Lotus House: Oasis of Hope and Art in Miami

[Photo: Jacqueline Gedin]

This is Overtown, a tough neighborhood in Miami. Doors remain locked, blinds are down. You sense the eyes behind the windows but those on the street do not wave, smile or say hello. Fresh paint on a long, high fence indicates there is something different about a property. Once inside, gravel, trees, benches under the shade, a fountain and a talking parrot welcome you.

The women who come to Lotus House are those with nowhere else to go. This is a place of last resource for homeless women with special needs who have exhausted their stay at shelters and for homeless pregnant women and their new-born babies that require a hand up to find their way back into society. What they do not know when they arrive is that they have landed in a unique place where art is part of the healing process and creative leisure is a mandatory component of their stay.

It was here where Jacqueline Gedin recovered her long forgotten smile. After working hard to raise four children in a new country, an accident had her paralyzed for almost a year and then with permanent back problems. Alone and hopeless she had to accept the fact that she was disabled and homeless. She had been to several homeless shelters but after setting foot inside Lotus House she realized there was something different, she felt welcomed and loved.

Her smile came back gradually as she renewed her love of painting, where she portrays images of her native Haiti, and most of all when the parrot learned to repeat her name. She found a desire to live her life to the fullest and eventually transitioned to permanent housing. Jacqueline considers Lotus House "a breathtaking experience that should be a model for all others."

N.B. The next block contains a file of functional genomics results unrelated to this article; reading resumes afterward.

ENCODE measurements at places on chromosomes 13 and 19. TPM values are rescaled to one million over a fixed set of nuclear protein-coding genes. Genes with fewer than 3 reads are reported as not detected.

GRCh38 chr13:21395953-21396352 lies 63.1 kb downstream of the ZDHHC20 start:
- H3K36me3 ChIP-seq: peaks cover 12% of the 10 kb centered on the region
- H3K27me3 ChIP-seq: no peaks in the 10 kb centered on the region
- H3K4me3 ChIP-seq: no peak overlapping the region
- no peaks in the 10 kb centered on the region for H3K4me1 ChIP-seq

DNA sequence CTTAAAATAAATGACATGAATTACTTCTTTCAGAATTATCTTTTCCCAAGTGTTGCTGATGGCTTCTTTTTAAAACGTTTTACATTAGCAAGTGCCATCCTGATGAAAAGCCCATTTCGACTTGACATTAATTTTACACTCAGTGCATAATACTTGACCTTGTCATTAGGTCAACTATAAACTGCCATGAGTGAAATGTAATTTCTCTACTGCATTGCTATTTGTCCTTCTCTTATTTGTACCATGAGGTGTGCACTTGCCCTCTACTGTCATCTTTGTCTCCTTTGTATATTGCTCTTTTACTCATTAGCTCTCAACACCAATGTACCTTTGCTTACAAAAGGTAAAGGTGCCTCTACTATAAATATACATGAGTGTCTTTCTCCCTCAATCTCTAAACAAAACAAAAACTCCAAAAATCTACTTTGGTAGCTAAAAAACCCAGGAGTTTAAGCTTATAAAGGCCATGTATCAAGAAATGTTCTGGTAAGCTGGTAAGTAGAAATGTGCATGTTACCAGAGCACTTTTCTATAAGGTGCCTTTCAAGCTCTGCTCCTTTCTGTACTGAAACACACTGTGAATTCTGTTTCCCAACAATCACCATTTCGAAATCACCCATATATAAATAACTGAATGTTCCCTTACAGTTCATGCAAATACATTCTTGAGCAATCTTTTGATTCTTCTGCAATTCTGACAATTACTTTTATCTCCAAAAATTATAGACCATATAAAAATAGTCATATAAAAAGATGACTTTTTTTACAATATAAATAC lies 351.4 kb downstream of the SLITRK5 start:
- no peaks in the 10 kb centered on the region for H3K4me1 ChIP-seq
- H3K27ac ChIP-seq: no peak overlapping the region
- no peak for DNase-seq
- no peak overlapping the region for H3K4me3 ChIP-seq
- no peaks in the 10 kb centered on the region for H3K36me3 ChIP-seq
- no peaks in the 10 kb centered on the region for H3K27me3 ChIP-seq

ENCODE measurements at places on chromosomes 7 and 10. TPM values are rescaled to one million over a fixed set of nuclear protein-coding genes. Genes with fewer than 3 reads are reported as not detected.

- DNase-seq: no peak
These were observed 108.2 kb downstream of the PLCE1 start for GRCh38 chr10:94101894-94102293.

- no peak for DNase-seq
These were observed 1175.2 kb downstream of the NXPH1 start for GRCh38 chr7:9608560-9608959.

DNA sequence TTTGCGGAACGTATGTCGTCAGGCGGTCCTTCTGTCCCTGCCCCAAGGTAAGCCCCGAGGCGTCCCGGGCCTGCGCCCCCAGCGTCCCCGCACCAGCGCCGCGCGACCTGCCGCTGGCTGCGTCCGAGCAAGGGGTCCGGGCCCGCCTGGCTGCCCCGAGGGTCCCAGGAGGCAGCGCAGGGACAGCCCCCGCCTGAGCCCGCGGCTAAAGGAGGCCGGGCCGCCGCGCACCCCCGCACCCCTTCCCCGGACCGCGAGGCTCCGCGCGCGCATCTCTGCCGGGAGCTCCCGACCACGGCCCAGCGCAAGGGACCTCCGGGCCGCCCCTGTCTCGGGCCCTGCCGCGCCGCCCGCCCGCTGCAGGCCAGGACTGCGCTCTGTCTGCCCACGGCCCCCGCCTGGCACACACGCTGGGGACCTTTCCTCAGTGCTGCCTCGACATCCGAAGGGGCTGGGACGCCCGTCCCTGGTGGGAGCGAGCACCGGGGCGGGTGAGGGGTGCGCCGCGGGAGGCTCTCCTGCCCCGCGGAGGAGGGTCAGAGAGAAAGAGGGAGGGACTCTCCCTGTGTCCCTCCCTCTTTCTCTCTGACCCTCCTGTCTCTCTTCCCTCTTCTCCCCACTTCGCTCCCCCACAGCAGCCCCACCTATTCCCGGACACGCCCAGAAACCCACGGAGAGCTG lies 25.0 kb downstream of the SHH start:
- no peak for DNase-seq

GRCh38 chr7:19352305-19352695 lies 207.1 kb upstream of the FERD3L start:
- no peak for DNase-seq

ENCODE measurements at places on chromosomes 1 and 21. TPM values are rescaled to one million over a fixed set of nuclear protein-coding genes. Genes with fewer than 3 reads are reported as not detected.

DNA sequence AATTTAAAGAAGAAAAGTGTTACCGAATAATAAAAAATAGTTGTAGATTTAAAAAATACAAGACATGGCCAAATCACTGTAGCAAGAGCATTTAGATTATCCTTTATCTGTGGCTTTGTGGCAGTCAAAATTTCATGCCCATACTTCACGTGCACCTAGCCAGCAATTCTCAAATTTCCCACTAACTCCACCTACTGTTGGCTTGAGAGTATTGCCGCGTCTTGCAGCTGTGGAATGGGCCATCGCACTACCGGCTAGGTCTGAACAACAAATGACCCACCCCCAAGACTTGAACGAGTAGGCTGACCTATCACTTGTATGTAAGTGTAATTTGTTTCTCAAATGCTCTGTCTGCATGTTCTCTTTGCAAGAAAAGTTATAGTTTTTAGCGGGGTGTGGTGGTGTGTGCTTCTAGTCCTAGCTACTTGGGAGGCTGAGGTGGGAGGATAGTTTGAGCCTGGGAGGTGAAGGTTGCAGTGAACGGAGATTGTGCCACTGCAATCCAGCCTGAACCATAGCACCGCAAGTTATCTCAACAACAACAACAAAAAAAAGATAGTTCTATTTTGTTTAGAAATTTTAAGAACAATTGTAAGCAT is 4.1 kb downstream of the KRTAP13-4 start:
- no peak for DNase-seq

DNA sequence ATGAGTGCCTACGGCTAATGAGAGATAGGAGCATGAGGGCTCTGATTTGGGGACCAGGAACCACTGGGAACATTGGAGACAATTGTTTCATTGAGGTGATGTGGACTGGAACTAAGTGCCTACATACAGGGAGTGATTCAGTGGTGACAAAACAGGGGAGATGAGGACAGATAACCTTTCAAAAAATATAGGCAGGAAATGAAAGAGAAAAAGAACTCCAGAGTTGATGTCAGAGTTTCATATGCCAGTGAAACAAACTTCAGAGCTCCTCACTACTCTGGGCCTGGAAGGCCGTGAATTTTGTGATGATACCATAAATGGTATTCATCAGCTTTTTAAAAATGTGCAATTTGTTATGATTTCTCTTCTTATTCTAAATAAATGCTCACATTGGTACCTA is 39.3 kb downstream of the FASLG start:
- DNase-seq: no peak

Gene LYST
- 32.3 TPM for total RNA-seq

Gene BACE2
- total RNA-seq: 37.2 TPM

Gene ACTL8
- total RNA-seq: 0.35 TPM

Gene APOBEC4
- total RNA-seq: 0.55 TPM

The idea for Lotus House began in June of 2004 when a successful realtor, Constance Collins Marguiles, couldn't sleep at the thought that although she was doing well financially there were homeless women fending for themselves on the streets of Miami. She created a non-profit organization and found a small number of friends willing to help her find and rehab a property to start a project that would help women struggling to make ends meet. In 2009 Lotus House received $53,000 in HUD funding through the Homeless Continuum of Care for 12 beds of their moms and babies program and they also received $107,000 from local tax funds, which really jump started the program.

Up to 50 residents and 16 infants have a new outlook on life. Ms. Marguiles would like to buy the building next door to expand a bit further because the need is so great that Lotus House is always at its full capacity. Ms. Marguiles still has to worry about money and resources to keep the program running but for the past five years she has been able to sleep well at night knowing that women in need now have hope through Lotus House.

 
Content Archived: July 8, 2011